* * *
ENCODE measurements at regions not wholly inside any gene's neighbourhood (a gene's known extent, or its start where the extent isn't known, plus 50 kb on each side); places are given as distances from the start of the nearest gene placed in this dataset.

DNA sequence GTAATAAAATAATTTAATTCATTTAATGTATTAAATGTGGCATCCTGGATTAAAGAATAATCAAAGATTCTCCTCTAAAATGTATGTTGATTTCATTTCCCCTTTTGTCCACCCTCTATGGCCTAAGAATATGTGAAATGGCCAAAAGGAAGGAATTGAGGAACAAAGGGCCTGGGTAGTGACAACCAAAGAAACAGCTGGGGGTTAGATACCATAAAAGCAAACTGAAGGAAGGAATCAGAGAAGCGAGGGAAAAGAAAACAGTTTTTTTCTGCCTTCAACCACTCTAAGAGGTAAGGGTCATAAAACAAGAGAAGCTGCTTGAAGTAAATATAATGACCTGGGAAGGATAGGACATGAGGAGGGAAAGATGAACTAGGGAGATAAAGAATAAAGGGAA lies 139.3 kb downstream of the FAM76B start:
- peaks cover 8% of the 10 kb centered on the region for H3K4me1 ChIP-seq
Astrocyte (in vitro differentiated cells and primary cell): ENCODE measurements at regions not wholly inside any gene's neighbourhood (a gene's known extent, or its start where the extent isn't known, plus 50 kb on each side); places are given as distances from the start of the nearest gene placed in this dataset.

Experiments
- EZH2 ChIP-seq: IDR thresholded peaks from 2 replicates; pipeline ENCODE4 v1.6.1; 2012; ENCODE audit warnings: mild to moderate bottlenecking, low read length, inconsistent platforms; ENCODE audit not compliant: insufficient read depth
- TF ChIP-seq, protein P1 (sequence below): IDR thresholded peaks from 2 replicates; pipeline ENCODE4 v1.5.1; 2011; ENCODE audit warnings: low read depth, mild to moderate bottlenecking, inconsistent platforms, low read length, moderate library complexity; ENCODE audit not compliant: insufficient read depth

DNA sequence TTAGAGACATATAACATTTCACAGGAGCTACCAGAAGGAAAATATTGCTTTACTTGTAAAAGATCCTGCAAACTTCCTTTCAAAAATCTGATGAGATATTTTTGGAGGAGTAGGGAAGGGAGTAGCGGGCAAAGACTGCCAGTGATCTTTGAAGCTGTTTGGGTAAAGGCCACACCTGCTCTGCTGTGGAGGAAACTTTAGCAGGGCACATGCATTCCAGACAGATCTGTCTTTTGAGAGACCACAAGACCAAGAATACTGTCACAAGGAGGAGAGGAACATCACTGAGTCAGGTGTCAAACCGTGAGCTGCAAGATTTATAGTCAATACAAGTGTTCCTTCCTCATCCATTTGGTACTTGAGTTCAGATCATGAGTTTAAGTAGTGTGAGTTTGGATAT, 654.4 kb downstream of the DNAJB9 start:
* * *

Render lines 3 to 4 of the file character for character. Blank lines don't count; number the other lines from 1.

- peaks cover 8% of the 10 kb centered on the region for H3K4me1 ChIP-seq
Astrocyte (in vitro differentiated cells and primary cell): ENCODE measurements at regions not wholly inside any gene's neighbourhood (a gene's known extent, or its start where the extent isn't known, plus 50 kb on each side); places are given as distances from the start of the nearest gene placed in this dataset.